It was indeed a pleasant surprise; I really appreciate the awards. What it means is that when you do your work diligently, professionally and ethically there are people or organisations that are watching. So, I will just use this opportunity to thank my principal, His Excellency, the Governor of Niger state, Alhaji Abubakar Sani-Bello, for giving me the opportunity as his CPS to express myself as a journalist and PR practitioner. There’s a proverb that says no matter how healthy a seed is, it requires a fertile ground to grow. I must also thank my boss and publisher of Blueprint Newspapers, Alhaji Mohammed Idris who has mentored me over the years; And our elder, Malam Mohammed Haruna for his guidance and mentorship. I think I’m among the few lucky journalists in Nigeria whose entry point into journalism is from PR, and was able to combine PR and journalism successfully. I also want to thank the members of the various award committees, for deeming me fit for the honour. I thank the Deputy Governor, Alhaji Ahmed Mohammed Ketso, the Secretary to State Government (SSG), Hon. Ibrahim Isa Ladan, the Chief of Staff, Hon. Mikhail Al-Amin Bmitosahi, Head of Service, Alhaji Yabagi Sule, Hon. Commissioner for Information, Alhaji Danjuma Sallau and entire members of Niger State Executive Council, the Speaker, Niger state House of Assembly, Rt. Hon. Ahmed Marafa Guni for their support.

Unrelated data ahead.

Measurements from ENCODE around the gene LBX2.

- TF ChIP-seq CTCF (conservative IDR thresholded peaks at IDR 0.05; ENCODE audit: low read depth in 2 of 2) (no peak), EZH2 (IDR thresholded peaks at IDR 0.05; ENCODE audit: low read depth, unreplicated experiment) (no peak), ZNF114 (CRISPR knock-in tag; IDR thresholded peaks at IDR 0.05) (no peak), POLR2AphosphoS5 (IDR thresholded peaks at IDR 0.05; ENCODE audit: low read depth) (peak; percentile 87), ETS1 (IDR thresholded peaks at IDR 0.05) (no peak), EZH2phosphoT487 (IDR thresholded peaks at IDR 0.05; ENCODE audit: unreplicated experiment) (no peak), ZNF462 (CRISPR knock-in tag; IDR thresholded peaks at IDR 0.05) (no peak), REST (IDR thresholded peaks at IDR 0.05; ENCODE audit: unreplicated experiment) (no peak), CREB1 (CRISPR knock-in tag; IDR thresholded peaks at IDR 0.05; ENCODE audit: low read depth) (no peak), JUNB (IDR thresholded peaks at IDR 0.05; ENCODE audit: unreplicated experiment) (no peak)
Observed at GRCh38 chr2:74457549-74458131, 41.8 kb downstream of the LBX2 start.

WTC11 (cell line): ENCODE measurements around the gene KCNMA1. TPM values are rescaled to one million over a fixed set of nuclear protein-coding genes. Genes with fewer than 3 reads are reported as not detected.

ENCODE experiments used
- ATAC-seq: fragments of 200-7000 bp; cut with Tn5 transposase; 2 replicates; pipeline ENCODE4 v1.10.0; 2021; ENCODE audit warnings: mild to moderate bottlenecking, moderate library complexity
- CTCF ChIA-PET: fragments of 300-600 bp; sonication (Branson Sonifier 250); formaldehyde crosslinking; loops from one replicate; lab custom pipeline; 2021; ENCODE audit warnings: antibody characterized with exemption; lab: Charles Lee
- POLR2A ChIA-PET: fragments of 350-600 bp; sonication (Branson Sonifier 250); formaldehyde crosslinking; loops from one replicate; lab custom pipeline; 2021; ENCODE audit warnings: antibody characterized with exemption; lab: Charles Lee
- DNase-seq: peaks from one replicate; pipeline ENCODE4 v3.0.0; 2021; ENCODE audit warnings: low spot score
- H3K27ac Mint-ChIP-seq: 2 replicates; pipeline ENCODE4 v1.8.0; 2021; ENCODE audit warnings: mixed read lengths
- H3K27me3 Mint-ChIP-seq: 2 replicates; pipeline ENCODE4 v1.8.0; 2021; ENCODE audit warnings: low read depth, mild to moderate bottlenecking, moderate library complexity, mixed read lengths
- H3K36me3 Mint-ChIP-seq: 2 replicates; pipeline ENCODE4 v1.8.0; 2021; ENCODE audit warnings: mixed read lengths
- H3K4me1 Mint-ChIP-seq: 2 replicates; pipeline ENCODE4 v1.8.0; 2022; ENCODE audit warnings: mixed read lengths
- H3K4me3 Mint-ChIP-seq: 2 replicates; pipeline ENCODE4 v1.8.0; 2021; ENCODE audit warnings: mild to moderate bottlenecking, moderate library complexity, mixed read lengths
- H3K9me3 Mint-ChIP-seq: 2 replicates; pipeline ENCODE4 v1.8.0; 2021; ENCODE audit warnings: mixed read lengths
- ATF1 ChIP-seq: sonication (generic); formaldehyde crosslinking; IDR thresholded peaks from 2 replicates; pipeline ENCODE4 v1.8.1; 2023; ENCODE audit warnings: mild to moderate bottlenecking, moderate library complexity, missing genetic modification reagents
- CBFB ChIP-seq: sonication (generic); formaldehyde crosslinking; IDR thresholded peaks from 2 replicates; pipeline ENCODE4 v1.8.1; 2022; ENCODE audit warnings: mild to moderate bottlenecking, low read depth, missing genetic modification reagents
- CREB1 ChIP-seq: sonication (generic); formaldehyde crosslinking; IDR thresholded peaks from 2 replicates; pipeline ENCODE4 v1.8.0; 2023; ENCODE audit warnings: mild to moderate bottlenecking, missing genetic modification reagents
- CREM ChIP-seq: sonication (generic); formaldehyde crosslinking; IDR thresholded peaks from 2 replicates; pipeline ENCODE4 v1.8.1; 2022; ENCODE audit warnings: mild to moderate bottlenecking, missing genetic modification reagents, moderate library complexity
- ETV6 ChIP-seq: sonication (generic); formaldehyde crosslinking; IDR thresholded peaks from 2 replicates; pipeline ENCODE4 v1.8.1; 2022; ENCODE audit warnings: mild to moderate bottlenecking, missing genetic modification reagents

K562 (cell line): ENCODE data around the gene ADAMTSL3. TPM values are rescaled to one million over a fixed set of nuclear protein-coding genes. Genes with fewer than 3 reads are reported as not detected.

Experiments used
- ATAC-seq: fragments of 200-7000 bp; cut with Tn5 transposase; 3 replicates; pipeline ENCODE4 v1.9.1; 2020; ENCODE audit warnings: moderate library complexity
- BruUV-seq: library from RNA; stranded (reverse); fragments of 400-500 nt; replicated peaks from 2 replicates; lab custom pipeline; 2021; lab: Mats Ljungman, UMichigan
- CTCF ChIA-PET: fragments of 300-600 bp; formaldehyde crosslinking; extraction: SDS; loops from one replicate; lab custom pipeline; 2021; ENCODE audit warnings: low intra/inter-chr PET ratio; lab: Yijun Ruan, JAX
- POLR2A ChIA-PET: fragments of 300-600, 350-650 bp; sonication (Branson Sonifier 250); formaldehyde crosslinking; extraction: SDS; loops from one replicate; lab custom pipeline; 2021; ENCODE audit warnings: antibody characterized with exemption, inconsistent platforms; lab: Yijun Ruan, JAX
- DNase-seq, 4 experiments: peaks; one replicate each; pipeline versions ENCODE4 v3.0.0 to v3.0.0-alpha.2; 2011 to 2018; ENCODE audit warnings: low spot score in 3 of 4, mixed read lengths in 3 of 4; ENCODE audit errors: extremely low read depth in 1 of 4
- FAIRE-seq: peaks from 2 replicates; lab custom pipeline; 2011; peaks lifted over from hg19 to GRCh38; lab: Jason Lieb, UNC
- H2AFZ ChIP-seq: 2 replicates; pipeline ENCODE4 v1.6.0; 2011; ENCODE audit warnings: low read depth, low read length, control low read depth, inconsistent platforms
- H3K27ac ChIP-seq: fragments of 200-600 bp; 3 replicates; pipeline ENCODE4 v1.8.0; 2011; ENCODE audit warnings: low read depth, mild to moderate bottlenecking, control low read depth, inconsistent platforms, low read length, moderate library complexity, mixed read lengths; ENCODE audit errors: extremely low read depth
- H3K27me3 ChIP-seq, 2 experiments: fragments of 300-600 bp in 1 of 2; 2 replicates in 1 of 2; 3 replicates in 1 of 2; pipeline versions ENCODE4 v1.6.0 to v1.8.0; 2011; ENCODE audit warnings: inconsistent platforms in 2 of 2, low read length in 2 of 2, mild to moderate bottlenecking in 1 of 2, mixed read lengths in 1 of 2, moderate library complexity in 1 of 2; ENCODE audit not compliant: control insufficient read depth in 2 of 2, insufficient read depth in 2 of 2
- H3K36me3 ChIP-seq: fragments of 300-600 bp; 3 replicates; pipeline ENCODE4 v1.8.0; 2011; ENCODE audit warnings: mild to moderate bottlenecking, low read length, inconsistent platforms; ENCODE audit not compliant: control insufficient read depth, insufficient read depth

I thank my colleagues in the governor’s media team, NIGGOVMEDIATEAM. I owe a lot of people in PR and journalism too many to mention. You see, I formed a tradition that whenever there is an issue, I don’t just sit and do things on my own. I consult widely with senior PR practitioners and journalists at home and abroad. That has helped me a great deal; one such practitioner that I have had to disturb more than any other person is Alhaji Yushau Shuaib of PRNigeria.